StyleGAN v3 architecture (Image credit: NVIDIA Labs)

Visual comparisons

The picture below shows the comparison between the StyleGAN 2 and 3 internal representations and the latent interpolations visuals. In both StyleGAN 3 cases, the latent interpolations call to mind some kind of “alien” map of the human face, with correct rotations. While in StyleGAN 2, the whole pixel area is “glued” to particular parts of the image.

Comparison of StyleGAN v2 and v3 (Image credit: NVIDIA Labs)

StyleGAN 3 Capabilities

We’ve already discussed the main characteristics of StyleGAN 3, so let’s move on to what the tool is actually capable of.

Image Generation

Using this simple command:

python gen_images.py --outdir=out --trunc=1 --seeds=2 \
--network=https://api.ngc.nvidia.com/v2/models/nvidia/research/stylegan3/versions/1/files/stylegan3-r-afhqv2-512x512.pkl

Example images generated using the StyleGANv3 (left – from AFHQ dataset, right – MetFaces)

You can generate the images from a given model, by changing the seed number.

Once the seed is set, the script generates the random vector of size [1,512] and synthesizes the appropriate image from these numbers, based on the dataset it was trained on.

Here, I put the examples from the model trained on the AFHQ dataset, so the model will output only dogs, cats, foxes, and wild big cats images variations.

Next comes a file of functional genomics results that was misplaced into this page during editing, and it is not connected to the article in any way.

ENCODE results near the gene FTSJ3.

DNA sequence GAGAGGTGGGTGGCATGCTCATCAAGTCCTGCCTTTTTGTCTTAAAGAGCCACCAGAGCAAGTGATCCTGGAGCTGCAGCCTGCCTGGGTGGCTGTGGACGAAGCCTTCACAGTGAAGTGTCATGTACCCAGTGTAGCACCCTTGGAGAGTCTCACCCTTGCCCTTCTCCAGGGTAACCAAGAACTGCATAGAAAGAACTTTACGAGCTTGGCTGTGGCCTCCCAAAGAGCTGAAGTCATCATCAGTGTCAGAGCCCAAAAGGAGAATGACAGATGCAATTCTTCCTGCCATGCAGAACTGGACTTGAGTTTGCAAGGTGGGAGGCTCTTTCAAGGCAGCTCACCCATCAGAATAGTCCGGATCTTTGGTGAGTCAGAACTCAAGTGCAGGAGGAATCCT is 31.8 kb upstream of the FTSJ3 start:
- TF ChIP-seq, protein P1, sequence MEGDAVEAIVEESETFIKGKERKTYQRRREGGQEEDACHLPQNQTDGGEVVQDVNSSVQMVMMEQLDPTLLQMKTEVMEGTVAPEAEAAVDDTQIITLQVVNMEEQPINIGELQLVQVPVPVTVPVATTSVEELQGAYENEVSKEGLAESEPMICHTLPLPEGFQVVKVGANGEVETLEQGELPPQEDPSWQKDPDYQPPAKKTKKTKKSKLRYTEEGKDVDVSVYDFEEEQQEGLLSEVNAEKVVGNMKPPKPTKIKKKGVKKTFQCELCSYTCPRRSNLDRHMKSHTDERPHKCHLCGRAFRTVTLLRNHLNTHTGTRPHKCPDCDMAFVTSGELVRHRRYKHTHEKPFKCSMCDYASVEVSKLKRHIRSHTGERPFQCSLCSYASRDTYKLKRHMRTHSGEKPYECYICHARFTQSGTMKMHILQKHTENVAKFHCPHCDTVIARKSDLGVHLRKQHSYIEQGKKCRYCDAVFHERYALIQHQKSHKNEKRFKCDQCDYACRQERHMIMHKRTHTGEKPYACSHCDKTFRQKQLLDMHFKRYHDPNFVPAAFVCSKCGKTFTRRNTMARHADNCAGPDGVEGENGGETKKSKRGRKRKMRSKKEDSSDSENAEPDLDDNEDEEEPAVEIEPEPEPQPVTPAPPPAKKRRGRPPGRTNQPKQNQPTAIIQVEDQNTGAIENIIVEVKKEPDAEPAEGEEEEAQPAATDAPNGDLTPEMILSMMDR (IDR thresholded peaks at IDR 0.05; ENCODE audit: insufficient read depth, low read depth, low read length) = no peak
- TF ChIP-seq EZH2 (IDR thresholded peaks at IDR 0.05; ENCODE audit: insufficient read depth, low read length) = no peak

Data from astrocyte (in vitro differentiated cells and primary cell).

NVIDIA published other models, trained on the FFHQ dataset (human faces) and MetFaces (faces from MET Gallery), in different resolutions. The models are available for download.

Moreover, if you have enough data, or using transfer learning, you can also train your own models using the code published by NVIDIA in their repository, using a command similar to this one:

# Train StyleGAN2 for FFHQ at 1024x1024 resolution using 8 GPUs.
python train.py --outdir=~/training-runs --cfg=stylegan2 --data=~/datasets/ffhq-1024x1024.zip \
    --gpus=8 --batch=32 --gamma=10 --mirror=1 --aug=noaug

Image interpolation

Besides generating images from seeds, you can also use StyleGAN 3 to generate a video of interpolations between a given number of images, for the given seeds, you need to specify in such command:

# Render a 4x2 grid of interpolations for seeds 0 through 31.
python gen_video.py --output=lerp.mp4 --trunc=1 --seeds=0-31 --grid=4x2 \
--network=https://api.ngc.nvidia.com/v2/models/nvidia/research/stylegan3/versions/1/files/stylegan3-r-afhqv2-512x512.pkl

Below, you can see the result – the video of interpolations: